US Division of Human Proteome Organization to Hold First Annual Conference
The US division of the Human Proteome Organization is planning to hold its first annual conference from March 13 to 16 in Washington, D.C. The conference is entitled "Mapping the Human Proteome: From Tools to Functionality."
Organizers of the conference are currently calling for and considering abstracts, and putting together an agenda for the conference.
According to the US-HUPO website, "Topics discussed at the symposium will stretch from the development of new analytical tools and methods that enhance throughput, structural characterization, and cellular imaging to the study of functional proteomics, protein:protein interactions, post-translational modifications, recognition of stimulus associated changes in the proteomes, and bioinformatics."
More information about the conference can be found at http://www.purdue.edu/dp/ushupo/.
Thermo Posts 16-Percent Q4 Revenue Growth, Led by Life and Lab Sciences Segment
Thermo Electron last week reported a 16-percent increase in its fourth-quarter revenues, driven by a 21-percent increase in sales for its life and laboratory sciences segment.
The company reported total revenues of $613 million for the quarter ended Dec. 31, 2004, up from $529 million in the fourth quarter of 2003.
The company's life and laboratory sciences segment contributed $455 million in revenues for the quarter, up sharply from $377 million in the prior-year period. This performance was in contrast to Thermo's measurement and control business segment, which posted $158 million in fourth-quarter revenues — a 4-percent increase over year-ago revenues of $152 million.
In a statement, Thermo credited "strong sales" of its mass spectrometry and molecular spectroscopy instruments, laboratory automation systems, and laboratory informatics for driving life science revenues upward. This growth, however, was slightly offset by "extremely weak sales of our rapid point-of-care test kits resulting from this year's light flu season compared with an exceptionally strong quarter in 2003."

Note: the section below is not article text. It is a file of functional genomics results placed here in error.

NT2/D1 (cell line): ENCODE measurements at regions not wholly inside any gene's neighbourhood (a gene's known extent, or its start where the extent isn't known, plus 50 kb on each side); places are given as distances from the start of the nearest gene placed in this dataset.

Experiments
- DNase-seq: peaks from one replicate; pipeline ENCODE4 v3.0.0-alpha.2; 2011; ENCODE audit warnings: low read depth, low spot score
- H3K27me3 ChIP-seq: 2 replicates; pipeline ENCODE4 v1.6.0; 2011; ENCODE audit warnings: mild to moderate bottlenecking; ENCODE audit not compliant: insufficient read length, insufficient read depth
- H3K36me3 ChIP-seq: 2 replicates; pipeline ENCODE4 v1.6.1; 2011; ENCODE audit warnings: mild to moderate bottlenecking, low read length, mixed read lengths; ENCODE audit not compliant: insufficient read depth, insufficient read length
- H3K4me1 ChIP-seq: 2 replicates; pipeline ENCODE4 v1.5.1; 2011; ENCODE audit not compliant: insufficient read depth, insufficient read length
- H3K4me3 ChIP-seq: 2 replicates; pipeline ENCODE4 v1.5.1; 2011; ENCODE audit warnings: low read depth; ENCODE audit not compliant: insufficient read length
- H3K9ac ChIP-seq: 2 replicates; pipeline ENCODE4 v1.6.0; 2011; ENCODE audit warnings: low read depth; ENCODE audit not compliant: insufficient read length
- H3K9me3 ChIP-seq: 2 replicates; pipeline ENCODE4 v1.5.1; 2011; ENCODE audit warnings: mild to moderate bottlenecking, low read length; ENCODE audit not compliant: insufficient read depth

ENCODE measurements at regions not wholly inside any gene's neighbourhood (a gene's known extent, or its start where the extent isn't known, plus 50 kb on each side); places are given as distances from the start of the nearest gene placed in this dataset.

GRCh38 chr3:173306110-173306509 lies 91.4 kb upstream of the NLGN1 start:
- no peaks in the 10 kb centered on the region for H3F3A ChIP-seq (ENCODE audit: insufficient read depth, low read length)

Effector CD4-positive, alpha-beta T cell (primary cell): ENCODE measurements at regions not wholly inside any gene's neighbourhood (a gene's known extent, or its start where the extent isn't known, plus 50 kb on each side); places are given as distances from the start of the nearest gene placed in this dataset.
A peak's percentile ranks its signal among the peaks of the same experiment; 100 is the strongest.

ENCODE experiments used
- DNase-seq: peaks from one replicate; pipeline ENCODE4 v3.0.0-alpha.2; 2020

Thermo reported fourth-quarter R&D expenses of $34.9 million, up slightly from $32.2 million in the fourth quarter of 2003.
The company reported $121 million in GAAP net income for quarter, up from $61.9 million in the year-ago period. Adjusted net income was $62.2 million in the current quarter and $55.1 million in the comparable period of 2003.
Thermo held $430.8 million in cash and cash equivalents as of Dec. 31, 2004.
Bruker to Distribute Customized Protein ID Software from GeneBio
Bruker Daltonics, a subsidiary of Bruker BioSciences, will distribute protein identification software from Geneva Bioinformatics as part of its mass spec software package, GeneBio said last week.
Under the agreement, Bruker will offer GeneBio's Phenyx protein identification platform as an option to its ProteinScape software package. Bruker will distribute a version of Phenyx that has been optimized for its mass spectrometers.
The distribution deal builds on an earlier one for another GeneBio product.
Bruker and GeneBio will also collaborate to improve Phenyx and optimize it for Bruker's mass specs and workflows.
Molecular Connections Licenses Protein-Interaction Database to Samuel Lunenfeld Research Institute
Molecular Connections has licensed its NetPro protein interaction database to the Samuel Lunenfeld Research Institute at Mount Sinai Hospital in Canada, the company said last week.
According to Bangalore, India-based Molecular Connections, the current version of NetPro contains more than 100,000 curated and annotated protein-protein interactions from published biomedical literature.
Specific terms of the arrangement were not disclosed.
Agilent's Biosciences Products Get OK from Midwest Research Institute for Use in Homeland Security, Biodefense
Agilent Technologies and the Midwest Research Institute revealed last week that they have been working on a project to test Agilent's biotechnology instruments for use in biological and chemical defense research.
MRI, a leading center for biological and chemical defense research in the United States, said they have been submitting the Agilent 2100 bioanalyzer and Agilent 5100 automated lab-on-a-chip to "real-world" testing that the microarray company cannot perform in its own labs.